A rising, rousing bout fueled by brains, brawn, and belligerency.

CHESSBOXER

A grieving chess prodigy ups her game.

“Intelligence and irritability are a bad combination,” writes 17-year-old Leah—and she should know. Massive quantities of both drive her to not only quit tournament chess just as she’s about to score a grandmaster rating, but also, in the two years since her father’s death, to mercilessly savage anyone who tries to get close to her. The game won’t let her go, though, and after some lucrative but painful experiences as a chess hustler in Washington Square Park, she finds a perfect outlet for her passion and rage in chessboxing—an actual sport alternating timed rounds of boxing and chess. Readers who regard chess as a genteel, cerebral pursuit are in for a shock as the game action (described with technical precision) is presented in language as compellingly tense and brutal as that of the rings. Readers will also admire the new friends and adult supporters (including a grief therapist) who are willing to look past Leah’s caustic shell. Eventually she’s taking on Zelda “The Reaper” Haas, a scary opponent tattooed up to and including the eyeballs, for the women’s world championship. Told through blog posts, Leah’s narrative seethes with raw feelings and combines taut suspense with dizzying lows and highs, even occasional hilarity, as it tracks her progress toward learning to live with herself and with devastating loss. The main cast presents White.

A rising, rousing bout fueled by brains, brawn, and belligerency. (afterword) (Fiction. 13-18)

Pub Date: March 1, 2021

ISBN: 978-1-78344-840-1

Page Count: 320

Publisher: Andersen/Trafalgar

Review Posted Online: Feb. 9, 2021

Kirkus Reviews Issue: March 1, 2021

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Riveting, brutal and beautifully told.

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WE WERE LIARS

A devastating tale of greed and secrets springs from the summer that tore Cady’s life apart.

Cady Sinclair’s family uses its inherited wealth to ensure that each successive generation is blond, beautiful and powerful. Reunited each summer by the family patriarch on his private island, his three adult daughters and various grandchildren lead charmed, fairy-tale lives (an idea reinforced by the periodic inclusions of Cady’s reworkings of fairy tales to tell the Sinclair family story). But this is no sanitized, modern Disney fairy tale; this is Cinderella with her stepsisters’ slashed heels in bloody glass slippers. Cady’s fairy-tale retellings are dark, as is the personal tragedy that has led to her examination of the skeletons in the Sinclair castle’s closets; its rent turns out to be extracted in personal sacrifices. Brilliantly, Lockhart resists simply crucifying the Sinclairs, which might make the family’s foreshadowed tragedy predictable or even satisfying. Instead, she humanizes them (and their painful contradictions) by including nostalgic images that showcase the love shared among Cady, her two cousins closest in age, and Gat, the Heathcliff-esque figure she has always loved. Though increasingly disenchanted with the Sinclair legacy of self-absorption, the four believe family redemption is possible—if they have the courage to act. Their sincere hopes and foolish naïveté make the teens’ desperate, grand gesture all that much more tragic.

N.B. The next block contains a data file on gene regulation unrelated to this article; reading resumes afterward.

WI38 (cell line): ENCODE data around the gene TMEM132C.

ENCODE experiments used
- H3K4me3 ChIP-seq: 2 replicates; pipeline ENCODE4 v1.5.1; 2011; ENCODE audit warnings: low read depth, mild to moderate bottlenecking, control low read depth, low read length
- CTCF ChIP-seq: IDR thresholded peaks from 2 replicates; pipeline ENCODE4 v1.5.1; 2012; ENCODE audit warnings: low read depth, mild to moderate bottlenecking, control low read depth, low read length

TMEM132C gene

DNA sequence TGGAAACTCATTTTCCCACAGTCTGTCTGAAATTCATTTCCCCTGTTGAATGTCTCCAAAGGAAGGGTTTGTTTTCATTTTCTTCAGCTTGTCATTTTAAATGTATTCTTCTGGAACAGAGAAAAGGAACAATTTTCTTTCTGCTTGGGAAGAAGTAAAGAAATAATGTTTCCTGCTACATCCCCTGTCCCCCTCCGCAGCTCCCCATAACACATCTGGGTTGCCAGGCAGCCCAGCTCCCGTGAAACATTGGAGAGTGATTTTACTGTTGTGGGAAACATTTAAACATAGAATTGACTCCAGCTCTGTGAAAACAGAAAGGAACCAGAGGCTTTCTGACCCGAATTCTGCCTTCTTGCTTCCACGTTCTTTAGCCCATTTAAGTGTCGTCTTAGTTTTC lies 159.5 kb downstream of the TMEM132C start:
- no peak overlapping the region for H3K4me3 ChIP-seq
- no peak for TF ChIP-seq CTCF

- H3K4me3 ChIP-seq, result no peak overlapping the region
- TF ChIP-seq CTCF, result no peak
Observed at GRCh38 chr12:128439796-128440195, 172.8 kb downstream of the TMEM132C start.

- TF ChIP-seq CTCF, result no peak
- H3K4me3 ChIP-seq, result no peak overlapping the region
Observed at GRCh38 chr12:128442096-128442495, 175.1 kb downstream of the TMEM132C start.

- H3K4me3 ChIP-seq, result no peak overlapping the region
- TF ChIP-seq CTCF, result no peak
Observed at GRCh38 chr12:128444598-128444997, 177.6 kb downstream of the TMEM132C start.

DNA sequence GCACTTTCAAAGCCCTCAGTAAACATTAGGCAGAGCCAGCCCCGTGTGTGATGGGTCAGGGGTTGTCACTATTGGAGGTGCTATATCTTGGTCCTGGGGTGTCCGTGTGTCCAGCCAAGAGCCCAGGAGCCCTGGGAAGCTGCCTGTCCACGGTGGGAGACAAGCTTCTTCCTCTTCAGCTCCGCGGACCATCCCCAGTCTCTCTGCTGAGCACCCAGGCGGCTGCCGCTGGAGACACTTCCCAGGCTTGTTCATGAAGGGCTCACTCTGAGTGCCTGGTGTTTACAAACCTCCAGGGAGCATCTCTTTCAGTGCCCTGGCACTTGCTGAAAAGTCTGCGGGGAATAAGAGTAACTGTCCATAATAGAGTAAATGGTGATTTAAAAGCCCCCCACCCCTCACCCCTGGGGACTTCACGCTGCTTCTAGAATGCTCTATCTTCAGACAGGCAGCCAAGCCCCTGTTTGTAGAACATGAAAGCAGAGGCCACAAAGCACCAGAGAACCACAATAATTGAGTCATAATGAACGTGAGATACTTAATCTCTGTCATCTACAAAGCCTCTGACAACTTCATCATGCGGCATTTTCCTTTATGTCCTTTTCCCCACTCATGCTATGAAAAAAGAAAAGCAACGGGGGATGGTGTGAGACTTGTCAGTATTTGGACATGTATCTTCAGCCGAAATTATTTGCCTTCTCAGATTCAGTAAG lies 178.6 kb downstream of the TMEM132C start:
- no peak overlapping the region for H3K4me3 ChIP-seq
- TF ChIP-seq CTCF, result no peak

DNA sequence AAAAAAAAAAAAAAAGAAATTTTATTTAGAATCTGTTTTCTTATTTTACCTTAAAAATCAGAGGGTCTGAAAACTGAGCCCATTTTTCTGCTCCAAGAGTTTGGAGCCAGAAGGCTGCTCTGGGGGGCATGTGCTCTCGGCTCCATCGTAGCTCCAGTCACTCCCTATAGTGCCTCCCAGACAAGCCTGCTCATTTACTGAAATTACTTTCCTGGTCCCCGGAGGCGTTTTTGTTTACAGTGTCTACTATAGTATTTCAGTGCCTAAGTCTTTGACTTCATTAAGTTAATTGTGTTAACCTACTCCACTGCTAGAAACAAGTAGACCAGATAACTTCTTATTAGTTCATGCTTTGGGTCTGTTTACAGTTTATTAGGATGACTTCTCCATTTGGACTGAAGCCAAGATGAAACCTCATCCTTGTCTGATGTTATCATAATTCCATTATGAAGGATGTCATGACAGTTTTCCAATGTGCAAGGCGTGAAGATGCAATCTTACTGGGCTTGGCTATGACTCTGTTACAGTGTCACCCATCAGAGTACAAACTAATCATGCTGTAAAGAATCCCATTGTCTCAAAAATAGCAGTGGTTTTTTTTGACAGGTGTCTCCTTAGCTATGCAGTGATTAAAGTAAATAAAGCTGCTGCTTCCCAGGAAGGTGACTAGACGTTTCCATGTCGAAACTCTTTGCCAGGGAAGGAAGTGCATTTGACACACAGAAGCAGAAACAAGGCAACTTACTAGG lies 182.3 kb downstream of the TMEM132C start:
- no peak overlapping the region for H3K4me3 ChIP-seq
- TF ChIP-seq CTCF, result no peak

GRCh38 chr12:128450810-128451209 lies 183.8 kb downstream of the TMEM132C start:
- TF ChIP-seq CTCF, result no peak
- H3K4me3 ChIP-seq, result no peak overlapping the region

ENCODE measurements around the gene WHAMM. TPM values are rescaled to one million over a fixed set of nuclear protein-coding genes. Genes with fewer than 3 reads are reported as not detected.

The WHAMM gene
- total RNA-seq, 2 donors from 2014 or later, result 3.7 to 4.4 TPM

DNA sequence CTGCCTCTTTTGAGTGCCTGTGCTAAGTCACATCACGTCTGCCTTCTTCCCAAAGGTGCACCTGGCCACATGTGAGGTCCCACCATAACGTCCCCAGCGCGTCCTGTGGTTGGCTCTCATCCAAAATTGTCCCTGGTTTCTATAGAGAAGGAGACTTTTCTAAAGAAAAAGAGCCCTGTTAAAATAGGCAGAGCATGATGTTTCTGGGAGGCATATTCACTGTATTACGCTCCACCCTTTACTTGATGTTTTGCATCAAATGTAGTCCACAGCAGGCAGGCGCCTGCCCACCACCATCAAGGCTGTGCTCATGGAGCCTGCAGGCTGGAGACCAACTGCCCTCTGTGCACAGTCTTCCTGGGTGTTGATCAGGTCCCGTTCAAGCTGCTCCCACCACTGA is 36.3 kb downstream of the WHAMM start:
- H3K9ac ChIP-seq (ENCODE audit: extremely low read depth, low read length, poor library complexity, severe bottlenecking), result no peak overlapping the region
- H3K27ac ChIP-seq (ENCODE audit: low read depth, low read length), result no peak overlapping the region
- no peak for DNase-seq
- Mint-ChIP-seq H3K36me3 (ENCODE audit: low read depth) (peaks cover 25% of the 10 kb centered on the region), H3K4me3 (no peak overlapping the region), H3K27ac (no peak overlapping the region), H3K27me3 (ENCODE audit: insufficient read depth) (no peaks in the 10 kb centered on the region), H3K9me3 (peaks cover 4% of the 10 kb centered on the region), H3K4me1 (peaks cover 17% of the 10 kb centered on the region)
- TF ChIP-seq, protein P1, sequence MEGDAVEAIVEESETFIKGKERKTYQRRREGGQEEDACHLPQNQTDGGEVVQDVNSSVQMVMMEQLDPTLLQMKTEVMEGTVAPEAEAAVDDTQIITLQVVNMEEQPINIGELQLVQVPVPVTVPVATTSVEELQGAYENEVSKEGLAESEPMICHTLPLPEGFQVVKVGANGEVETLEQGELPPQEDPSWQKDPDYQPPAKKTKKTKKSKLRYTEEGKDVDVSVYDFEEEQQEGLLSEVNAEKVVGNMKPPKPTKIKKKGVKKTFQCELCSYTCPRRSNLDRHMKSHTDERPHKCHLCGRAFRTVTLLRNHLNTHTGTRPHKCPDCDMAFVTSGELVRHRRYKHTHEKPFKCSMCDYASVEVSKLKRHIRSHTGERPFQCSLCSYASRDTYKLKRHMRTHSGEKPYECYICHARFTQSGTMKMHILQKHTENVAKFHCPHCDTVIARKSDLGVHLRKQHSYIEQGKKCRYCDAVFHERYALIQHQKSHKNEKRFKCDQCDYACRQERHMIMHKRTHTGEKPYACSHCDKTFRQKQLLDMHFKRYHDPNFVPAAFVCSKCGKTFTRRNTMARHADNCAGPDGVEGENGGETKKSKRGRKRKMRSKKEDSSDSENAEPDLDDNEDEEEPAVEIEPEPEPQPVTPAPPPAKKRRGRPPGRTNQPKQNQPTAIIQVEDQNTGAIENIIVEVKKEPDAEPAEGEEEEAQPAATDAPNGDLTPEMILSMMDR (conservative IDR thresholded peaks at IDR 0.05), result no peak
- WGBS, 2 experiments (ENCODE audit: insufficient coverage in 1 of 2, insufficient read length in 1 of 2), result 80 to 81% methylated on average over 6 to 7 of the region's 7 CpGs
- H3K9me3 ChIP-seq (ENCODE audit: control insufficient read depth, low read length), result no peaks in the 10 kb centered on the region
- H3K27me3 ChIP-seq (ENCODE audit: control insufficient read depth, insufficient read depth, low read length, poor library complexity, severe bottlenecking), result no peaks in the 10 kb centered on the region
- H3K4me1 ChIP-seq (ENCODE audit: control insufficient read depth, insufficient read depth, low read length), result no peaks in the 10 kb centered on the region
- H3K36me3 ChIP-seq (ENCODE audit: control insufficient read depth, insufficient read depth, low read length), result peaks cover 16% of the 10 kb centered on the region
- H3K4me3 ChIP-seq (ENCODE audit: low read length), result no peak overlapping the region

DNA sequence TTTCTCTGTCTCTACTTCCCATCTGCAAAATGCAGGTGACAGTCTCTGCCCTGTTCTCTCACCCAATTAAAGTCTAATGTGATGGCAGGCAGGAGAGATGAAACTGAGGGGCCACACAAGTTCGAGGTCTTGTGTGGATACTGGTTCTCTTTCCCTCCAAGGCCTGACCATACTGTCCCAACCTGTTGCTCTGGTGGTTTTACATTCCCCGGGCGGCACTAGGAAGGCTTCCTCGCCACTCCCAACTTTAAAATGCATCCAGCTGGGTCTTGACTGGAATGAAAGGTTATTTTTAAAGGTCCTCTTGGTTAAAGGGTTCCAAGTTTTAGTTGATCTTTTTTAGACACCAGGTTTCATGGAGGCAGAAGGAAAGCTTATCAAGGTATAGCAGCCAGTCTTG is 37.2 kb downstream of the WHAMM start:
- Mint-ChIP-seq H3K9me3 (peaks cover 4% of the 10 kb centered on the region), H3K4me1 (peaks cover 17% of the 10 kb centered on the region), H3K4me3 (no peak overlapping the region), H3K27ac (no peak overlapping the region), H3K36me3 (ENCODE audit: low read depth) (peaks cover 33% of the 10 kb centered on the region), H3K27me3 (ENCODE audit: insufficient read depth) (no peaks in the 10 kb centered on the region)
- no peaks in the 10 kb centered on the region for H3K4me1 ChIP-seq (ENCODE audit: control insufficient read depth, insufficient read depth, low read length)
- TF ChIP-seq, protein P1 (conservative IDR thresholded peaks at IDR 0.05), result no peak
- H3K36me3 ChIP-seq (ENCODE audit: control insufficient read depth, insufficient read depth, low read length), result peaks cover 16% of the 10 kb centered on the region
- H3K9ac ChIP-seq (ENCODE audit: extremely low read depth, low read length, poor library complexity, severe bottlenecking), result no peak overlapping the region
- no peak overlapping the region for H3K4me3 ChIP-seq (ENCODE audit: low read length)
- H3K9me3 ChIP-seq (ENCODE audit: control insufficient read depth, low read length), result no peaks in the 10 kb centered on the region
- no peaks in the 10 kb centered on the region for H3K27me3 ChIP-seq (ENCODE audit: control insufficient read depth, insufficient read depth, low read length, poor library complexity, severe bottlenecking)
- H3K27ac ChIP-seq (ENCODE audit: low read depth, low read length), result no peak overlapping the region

Riveting, brutal and beautifully told. (Fiction. 14 & up)

Pub Date: May 13, 2014

ISBN: 978-0-385-74126-2

Page Count: 240

Publisher: Delacorte

Review Posted Online: March 17, 2014

Kirkus Reviews Issue: April 1, 2014

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A lush and darkly twisted modern fairy tale.

HOUSE OF HOLLOW

Ten years ago, the three Hollow sisters disappeared from an Edinburgh street while on holiday. A month later, they came back.

When Iris, Vivi, and Grey returned, they couldn’t remember anything of their ordeal. Their dark hair turned white, and their blue eyes became black. They sported identical hook-shaped scars on their necks. Despite their altered appearances, their parents were elated to return home to London with them. However, their father soon began to believe that they were not really his daughters, a conviction that led to his suicide. Since then, the story of now 17-year-old Iris and her older sisters has been like catnip to online sleuths, and their ethereal beauty and uncanny ability to bend people to their wills and intoxicate them with dangerous desire add to their mystique. When Grey, now an internationally famous fashion designer and model, goes missing, Iris and Vivi, with help from Grey’s Korean British boyfriend, Tyler, set out to find her and the truth behind their disappearance. Their search takes on a new urgency when they find a decomposing body blooming with white flowers in Grey’s apartment and they are pursued by a murderous man wearing a horned bull’s skull mask. Iris’ smart and assured narration easily carries a fast-paced story entwining themes of grief and loss with elements of folklore and some very inventive body horror. The pervasive feeling of dread builds to a shocking twist.

A lush and darkly twisted modern fairy tale. (Horror. 13-18)

Pub Date: April 6, 2021

ISBN: 978-0-593-11034-8

Page Count: 304

Publisher: Putnam

Review Posted Online: Jan. 26, 2021

Kirkus Reviews Issue: Feb. 15, 2021

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